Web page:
[MUD-Dev] Re: Some essays I've written lately

J C Lawrence claw at under.engr.sgi.com
Wed May 13 12:33:41 New Zealand Standard Time 1998


On Fri, 8 May 1998 11:21:49 -0500 
Koster, Raph<rkoster at origin.ea.com> wrote:

> By Monday, the latter URL will probably be essay4.shtml instead, and
> a new fifth essay will be at the URL I gave.

I'll beat you to the punch on that one then:

  <URL:http://update.owo.com/essay5.shtml>

--<cut>--
May 11th, 1998

The Man Behind the Curtain

  Most of our citizens actually lay eyes on their officeholders and
the hopefuls thereto about as often as they see circus elephants and
with the same lack of intimate contact. A man behind the footlights on
a platform is a little bit unreal; he might as well be a movie.

  But the people... are still interested... to have one show up at the
front door is as delightful a novelty to most of them as would be a
chance to ride that circus elephant. That unreality, the candidate on
the platform, on the billboard, or in the newspaper, suddenly becomes
warmly human and a little more than life size.

  In addition to being a novelty... [it] is a flattering
compliment... the idea will be kicking around in the back of [the
voter's] mind. "Here is a man who really seems interested in us
ordinary citizens..."

Ask any old Usenet hand: things have gotten worse. There's more
people. And they are ruder. They are cruder. They flame more. The
signal-to-noise level has been falling for years now. And it's all
your fault.

"Yours," that is, assuming that (as is statistically likely), you're
not one of the old Usenet hands yourself. Chances are you aren't--the
explosive growth of the Internet has meant a shattering of the old
sense of community that used to exist. Once upon a time, the Internet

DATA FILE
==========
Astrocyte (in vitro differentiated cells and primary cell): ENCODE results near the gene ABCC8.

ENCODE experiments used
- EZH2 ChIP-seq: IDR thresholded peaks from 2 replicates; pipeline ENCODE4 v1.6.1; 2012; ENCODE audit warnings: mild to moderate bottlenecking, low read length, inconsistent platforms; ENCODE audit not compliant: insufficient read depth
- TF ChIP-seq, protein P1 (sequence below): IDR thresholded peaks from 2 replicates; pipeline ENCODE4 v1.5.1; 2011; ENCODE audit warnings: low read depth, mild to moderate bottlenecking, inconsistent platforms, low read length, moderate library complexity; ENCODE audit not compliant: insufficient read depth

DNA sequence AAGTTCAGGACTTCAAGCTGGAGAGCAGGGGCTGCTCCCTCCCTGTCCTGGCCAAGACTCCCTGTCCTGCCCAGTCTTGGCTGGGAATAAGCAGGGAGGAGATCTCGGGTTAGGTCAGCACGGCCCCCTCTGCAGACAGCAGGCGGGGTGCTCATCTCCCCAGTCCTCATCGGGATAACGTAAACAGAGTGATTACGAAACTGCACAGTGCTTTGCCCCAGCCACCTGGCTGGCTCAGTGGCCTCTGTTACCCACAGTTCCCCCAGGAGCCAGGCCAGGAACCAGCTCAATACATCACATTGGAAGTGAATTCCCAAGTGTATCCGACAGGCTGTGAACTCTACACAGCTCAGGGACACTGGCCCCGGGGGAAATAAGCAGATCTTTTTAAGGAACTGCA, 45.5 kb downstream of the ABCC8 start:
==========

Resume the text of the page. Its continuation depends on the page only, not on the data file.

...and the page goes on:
was the playground of the few who had the technological savvy to reach
it, the fortune to be somewhere that offered access, and the knowledge
of its mere existence. In other words, an audience that was extremely
selective: generally highly educated, and working in either academic
or high tech fields.

These days of course, these folks are feeling very much pushed out of
their old playground. Now that the cat is out of the bag, the Internet
is forever changed. Many of them are looking forward to Internet 2 as
a salvation, but the fact is that the sense of small, insular,
familiar community that those people knew is forever gone, simply
because people will know about Internet 2. Cyberspace is no longer a
well-kept secret. And that means really fundamental changes in how the
Internet community evolves.

Back when Robert Heinlein wrote today's opening quotation in Take Back
Your Government!, his manual on practical politicking, he probably had
no idea that someday they would be quoted in a discussion of virtual
communities. On the other hand, he probably would have been tickled to
see the book used thus. Old hands in cyberspace have been quoting
Heinlein for a long time; his libertarian politics found a friendly
reception among the well-read science-fiction readers who populated
the early Internet, and it's not uncommon to see quotations from his
writings as Unix messages of the day or the like.

The thing that led to the frustration many old-time Net hands had with
the arrival of the mass-market Internet is exactly what Heinlein is
describing: the personal touch. In general, human beings tend to react
better to personal contact than to impersonal interactions. We'd
rather talk to a real person over the phone than to a machine. We'd
rather get a personal letter than a form letter, and failing that,
we'd prefer a form letter that at least pretended to know who we
are. And when we are not known, we are psychologically disinhibited,
and act out more freely. To maintain tight community, everyone must be
known.

This, of course, flies in the face of the inevitable anonymity that
the Internet provides.  Distrust is therefore rampant. And it creates
a real problem for the administrators of a virtual community as well,
because they are in a position worse than "might as well be a movie,"
as Heinlein puts it. You see, they are supernaturally powerful. And if
there's something that we tend to fear and distrust more than someone
we don't know, it's someone we don't know who has power over us.

This dilemma isn't going to go away ever; when it boils right down to
it, we're always going to have someone out there who has the power to
turn our virtual world (which we may well have come to value deeply)
off. And that's assuming that no in-game administration is
required. But of course, it is.